Real Dad Feature : Luise Indimuli, Inspirational Dad
As an annual tradition around Father’s day, MumsVillage reached out to the dads in our community to share their parenting experiences and tips as we #CelebrateDad. This is Luise Indimuli’s story:
1. What childhood experiences shaped you the most? What did you learn from them?
Watching my mother struggle but manage to provide for my sister and I taught me very early to value the input of the woman in not just the family, but society.
2. How would people who knew you in school describe you?
Smart but not particularly academic, artistic, social.
3. How have you raised your children similarly to how you were raised? What have you tried to do differently?
We were always raised to never look down on anyone regardless of stature, always be polite, and never to waste food. To date when my mother visits, I finish everything on my plate. I would like my daughters to value everyone regardless of position, and understand that of all things not to waste, food is somewhere on top of that list.
Differently, I will teach my daughters to venture a bit more, not to play it too safe when it comes to chasing a vision, but above all, fail early. Most of us were either sheltered or taught to NEVER fail, missing a whole lot of lessons could have helped us deal with the messed up Kenya we have found ourselves in.
4. What traditions did your parents pass on to you that you passed on to your child/children?
Strong family values, regular get-togethers even when there is tension, and now that I have reconnected with my Arab side, I’m picking out the noble traditions slowly as I go.
5. What three words would you say represents your approach to parenting and why?
Patience, empathy, trust. Patience with my girls’ tantrums and stop telling them to stop crying. I am learning to validate their emotions by reigning in my own, especially when tired. Empathize by reminding myself they are little girls trying to explore the world and what to think of it, and trust in my spouse’s approach to parenting especially when I have a different point of view.
6. What are some of the most rewarding (and/or challenging) aspects of being a parent for you?
Definitely when we learnt In February this year that our eldest, 4 and a half, has Leukemia. Nothing prepares a father for not being able to do the ONE thing we are wired to do; shield our children from harm. Not being able to take her place for all the jabs, IVs, surgeries et al is something I have to learn to live with.
Rewarding aspect? Watching her fight it, beating it. The younger one, 1 year, got it rough when she was separated from her mom and sister for 3 weeks, but it has been a relief seeing all my girls gel once again, as if nothing ever happened. I am blessed with two gorgeous and extremely feisty girls, nothing rewards more than watching these dynamic characters develop and come into themselves.
7. What was the most rewarding (and/or hardest) period of your career journey?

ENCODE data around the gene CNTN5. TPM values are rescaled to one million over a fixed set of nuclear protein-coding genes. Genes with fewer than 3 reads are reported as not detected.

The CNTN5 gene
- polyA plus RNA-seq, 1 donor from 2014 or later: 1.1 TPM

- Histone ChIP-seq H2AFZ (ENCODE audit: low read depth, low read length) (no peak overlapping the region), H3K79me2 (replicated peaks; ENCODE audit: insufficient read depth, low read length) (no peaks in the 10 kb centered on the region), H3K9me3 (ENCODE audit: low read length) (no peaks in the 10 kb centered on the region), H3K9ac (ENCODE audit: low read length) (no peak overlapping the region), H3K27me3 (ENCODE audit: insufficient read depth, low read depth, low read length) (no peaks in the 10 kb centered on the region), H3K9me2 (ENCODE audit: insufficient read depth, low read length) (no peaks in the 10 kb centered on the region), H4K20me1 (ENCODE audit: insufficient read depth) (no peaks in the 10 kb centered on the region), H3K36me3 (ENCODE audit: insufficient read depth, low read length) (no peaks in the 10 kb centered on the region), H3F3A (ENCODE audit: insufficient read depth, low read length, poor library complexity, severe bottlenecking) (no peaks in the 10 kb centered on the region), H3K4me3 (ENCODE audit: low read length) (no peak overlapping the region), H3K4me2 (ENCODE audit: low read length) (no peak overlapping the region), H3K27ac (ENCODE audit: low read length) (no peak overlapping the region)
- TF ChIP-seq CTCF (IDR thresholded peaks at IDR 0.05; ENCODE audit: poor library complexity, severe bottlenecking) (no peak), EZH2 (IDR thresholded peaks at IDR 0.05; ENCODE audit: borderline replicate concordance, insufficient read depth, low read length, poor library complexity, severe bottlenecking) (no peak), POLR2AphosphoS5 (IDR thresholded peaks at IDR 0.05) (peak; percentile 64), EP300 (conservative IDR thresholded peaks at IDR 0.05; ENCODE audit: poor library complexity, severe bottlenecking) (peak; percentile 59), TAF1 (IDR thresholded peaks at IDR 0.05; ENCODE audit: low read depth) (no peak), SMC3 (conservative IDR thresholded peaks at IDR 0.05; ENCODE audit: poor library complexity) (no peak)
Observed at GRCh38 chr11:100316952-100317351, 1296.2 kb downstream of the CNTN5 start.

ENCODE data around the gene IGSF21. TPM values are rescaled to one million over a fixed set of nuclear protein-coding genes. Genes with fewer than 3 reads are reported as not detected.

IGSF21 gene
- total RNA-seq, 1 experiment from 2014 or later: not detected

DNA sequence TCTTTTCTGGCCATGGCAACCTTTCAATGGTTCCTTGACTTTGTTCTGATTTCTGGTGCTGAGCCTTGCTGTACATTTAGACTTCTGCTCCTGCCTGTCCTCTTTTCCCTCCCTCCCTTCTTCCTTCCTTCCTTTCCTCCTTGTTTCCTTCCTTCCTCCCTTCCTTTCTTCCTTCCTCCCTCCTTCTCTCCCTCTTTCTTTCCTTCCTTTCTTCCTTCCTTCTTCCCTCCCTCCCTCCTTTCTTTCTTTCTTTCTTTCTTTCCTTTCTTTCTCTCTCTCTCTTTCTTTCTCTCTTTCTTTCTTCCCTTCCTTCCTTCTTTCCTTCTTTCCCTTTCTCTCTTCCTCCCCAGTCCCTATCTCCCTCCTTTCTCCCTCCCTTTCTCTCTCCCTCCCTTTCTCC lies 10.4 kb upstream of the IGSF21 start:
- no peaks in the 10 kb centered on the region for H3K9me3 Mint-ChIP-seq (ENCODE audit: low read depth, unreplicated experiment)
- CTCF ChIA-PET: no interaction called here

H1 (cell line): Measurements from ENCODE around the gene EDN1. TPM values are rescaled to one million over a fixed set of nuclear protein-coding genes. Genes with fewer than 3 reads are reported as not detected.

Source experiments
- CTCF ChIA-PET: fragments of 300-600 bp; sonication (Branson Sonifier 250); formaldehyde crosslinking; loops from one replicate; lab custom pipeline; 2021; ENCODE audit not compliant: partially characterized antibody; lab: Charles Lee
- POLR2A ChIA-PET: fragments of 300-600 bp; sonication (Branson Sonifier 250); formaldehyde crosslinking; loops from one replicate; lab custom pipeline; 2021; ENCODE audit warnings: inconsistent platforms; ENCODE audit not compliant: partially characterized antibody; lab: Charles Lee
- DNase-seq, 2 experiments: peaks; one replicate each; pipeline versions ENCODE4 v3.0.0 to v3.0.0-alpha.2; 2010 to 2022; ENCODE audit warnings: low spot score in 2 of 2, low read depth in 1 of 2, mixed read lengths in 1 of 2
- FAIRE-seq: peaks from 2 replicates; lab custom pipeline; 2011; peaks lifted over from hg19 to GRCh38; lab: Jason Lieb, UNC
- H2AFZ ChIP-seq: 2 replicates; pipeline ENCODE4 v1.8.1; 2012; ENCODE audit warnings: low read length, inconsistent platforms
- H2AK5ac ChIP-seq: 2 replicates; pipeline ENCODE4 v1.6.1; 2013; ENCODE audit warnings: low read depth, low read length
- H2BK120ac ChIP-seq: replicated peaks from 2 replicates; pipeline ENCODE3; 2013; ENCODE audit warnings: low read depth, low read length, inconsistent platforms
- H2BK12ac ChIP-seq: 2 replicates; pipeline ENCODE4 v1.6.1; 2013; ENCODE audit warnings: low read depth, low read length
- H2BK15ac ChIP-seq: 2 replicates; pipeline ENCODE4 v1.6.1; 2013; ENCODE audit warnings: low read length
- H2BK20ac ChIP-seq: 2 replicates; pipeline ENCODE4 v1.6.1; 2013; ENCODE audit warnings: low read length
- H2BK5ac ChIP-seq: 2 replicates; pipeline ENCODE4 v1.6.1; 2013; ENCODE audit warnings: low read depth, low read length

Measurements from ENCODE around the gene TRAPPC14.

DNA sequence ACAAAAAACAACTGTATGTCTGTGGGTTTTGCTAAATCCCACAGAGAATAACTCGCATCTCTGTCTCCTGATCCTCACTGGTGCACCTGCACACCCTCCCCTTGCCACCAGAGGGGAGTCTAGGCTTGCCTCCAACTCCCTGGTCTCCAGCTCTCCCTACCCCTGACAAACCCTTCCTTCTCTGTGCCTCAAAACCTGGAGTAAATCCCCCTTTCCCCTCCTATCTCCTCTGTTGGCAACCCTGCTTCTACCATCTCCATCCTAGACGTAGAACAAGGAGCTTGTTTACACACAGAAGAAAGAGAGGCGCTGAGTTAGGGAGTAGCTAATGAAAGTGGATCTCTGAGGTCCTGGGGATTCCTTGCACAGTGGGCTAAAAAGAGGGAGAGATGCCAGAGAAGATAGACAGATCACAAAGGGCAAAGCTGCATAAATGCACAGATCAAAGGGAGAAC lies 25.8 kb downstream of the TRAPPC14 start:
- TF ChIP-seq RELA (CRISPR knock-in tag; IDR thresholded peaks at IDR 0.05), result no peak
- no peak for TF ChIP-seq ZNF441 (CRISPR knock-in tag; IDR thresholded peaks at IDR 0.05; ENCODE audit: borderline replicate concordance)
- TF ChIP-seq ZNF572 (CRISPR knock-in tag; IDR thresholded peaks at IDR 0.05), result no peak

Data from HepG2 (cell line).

Leaving employment to try my hand at a business and soon after get the diagnosis. It has been strangely cathartic though. I mean, what is the worst that can happen now? Once you understand that we are hardly in control, fear of failure gets wiped out of your hard drive. The hardest part of the journey then becomes the most rewarding; adversity has ensured I quickly adapt to operate on all 6 cylinders.
8. What are your thoughts about your current line of work?
I have always been in sales, and anyone with access to news can see that the economy is at a standstill. The first to bear the brunt is always the sales force, so I cannot imagine what sales people in whatever field are going through. At the moment, I am still taking it one day at a time as I prepare to resume full-time work/business engagement. Any one who has dealt with cancer can tell you that there is a very renewed attitude about money and finances. Whatever I decide to do once the dust settles, I will supplement it with children’s cancer advocacy.
9. What do you think the world needs more of right now?
To be honest, more dads being present in raising their children. Not that mothers are not doing enough (they are doing too much as it is), but we need to ease off the burden and regain our role. I FIRMLY believe that part of the breakdown of society is that men are not present to stem some of these evils at an early age. Growing up, fathers in the estate met regularly and built each other up, held each other to an unspoken form of accountability. There was honour in patient hard/smart work, now we are all chasing quick money to be admired/feared to fill in some emptiness we don’t even know we habour. It doesn’t matter what beef the parents may have, we are a selfish society that uses kids as ammunition against each other when love turns sour. The world needs more of active parenting, the rest just might fall into place.
10. Is there something that you wish you had experienced that you haven’t yet experienced?
I am a father, so the next obvious experience I am chasing is to be a millionaire, obviously.
11. At this stage in your life, what are some of your best family memories?
Pre-dad, our get togethers in the village. Now with the girls, every time I take them to see something they have never seen. I discover the world afresh everyday.
12. What message would you like to share with your family?
It may be hard sometimes, but you all make it so much worth it. Also, I hope to regain control of the remote in the near future, but no pressure.
13. How would you like to be remembered?
One who worked hard towards leaving a legacy, whatever I decide that will be. For now, It is enough for me to be a good dad. Or rather, try to be every damn day.
Happy Father’s day!
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